Real Estate & Property Law
Differing state and local regulations govern building in risky areas
Posted Apr 1, 2014 5:45 AM CDT
By Debra Cassens Weiss
After a natural disaster strikes, critics often question why the government allows building in risky areas.
There are no easy answers, the New York Times reports. The United States Geological Survey provides information about geologic features and risks, but it has no authority to regulate building. And state and local governments offer a patchwork of regulations, according to geographer Lynn Highland of the Geological Survey, who spoke with the Times.
Requirements to disclose risk can vary among states and local jurisdictions, Highland said. When government does restrict building, “often it ends up in court,” Highland told the newspaper.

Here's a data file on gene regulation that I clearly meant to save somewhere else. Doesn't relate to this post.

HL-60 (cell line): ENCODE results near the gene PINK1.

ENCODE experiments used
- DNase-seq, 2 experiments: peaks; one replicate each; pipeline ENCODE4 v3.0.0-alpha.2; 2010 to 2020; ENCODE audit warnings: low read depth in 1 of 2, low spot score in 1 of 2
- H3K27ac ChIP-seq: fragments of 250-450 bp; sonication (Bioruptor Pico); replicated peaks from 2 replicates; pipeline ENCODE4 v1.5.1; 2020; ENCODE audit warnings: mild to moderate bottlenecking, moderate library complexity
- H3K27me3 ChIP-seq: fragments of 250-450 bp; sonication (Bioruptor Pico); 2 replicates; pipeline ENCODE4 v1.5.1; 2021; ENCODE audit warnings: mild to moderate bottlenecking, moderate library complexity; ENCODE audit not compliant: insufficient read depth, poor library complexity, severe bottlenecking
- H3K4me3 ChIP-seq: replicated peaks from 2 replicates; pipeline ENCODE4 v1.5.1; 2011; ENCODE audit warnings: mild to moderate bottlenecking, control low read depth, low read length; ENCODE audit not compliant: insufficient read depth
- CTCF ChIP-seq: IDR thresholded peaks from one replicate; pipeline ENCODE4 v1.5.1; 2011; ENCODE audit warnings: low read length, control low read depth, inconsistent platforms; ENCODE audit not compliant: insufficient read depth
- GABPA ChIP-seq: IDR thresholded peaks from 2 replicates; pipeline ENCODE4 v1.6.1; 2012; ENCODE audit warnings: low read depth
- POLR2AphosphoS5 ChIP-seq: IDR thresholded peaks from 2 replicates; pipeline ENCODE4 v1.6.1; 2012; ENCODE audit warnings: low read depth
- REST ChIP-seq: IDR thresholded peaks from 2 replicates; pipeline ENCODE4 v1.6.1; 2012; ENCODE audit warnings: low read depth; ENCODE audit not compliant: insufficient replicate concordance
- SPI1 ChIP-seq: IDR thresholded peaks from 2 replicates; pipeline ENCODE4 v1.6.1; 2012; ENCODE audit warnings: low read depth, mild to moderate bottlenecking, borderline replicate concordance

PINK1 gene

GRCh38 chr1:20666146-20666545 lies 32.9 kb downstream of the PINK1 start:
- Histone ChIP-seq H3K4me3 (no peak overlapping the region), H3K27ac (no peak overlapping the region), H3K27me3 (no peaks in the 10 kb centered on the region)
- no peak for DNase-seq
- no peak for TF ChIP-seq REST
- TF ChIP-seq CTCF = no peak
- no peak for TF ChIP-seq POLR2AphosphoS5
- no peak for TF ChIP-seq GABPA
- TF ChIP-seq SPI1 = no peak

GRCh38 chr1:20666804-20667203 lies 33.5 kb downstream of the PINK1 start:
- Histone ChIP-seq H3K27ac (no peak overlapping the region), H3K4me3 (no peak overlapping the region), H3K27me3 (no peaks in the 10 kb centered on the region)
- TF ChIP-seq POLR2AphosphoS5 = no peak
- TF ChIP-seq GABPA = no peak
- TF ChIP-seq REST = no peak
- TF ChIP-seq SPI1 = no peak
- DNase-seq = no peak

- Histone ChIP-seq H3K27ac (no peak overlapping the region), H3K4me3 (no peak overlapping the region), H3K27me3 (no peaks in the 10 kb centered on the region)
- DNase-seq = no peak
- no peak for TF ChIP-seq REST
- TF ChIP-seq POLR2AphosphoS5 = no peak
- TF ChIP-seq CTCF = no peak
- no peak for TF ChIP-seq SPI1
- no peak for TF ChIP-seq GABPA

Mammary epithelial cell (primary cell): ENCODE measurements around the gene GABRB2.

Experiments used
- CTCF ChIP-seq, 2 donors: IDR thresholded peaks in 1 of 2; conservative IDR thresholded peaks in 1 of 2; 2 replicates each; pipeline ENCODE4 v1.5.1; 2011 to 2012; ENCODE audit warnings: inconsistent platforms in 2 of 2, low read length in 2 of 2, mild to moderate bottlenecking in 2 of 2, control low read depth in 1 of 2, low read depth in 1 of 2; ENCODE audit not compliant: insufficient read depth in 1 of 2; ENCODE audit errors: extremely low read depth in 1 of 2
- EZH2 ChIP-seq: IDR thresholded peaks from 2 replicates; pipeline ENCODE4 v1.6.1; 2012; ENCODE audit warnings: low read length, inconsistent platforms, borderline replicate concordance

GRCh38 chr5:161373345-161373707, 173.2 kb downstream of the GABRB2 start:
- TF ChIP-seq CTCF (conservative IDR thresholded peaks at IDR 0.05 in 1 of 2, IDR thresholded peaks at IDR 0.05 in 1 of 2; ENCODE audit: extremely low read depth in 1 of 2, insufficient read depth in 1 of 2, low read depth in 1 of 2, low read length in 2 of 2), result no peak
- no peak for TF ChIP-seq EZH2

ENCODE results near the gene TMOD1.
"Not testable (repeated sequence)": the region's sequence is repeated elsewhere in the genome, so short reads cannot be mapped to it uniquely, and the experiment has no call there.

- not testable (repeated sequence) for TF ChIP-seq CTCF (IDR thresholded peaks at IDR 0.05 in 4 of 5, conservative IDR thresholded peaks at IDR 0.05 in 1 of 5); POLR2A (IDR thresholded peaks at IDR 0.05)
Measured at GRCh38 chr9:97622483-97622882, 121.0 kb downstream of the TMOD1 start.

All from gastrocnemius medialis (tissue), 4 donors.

Critics point to the Oso landslide in Washington state as reason for better regulation. In an editorial, the Seattle Times says the state's 1990 Growth Management Act required cities and counties to identify areas that are hazardous because of their geography. Yet Snohomish County allowed continued development along Steelhead Drive, now covered by the mudslide, after scientists warned of danger by the hillside across the river, the article said. Even so, the county has a no-building setback near unstable slopes that is greater than in many other counties, according to the growth-management group Futurewise.
The Seattle Times says the Oso mudslide could provide an opportunity for lawmakers and regulators to adopt meaningful reforms.
Not everyone agrees with the need for more regulation. The New York Times spoke with legal experts who are wary of expanded restrictions on property. James Burling, litigation director at the Pacific Legal Foundation, a property rights group, said it can be difficult to target danger zones, and the result is that government regulation covers an area that is too broad.
“You could say everywhere on the Eastern Seaboard is in striking distance of a hurricane," Burling said.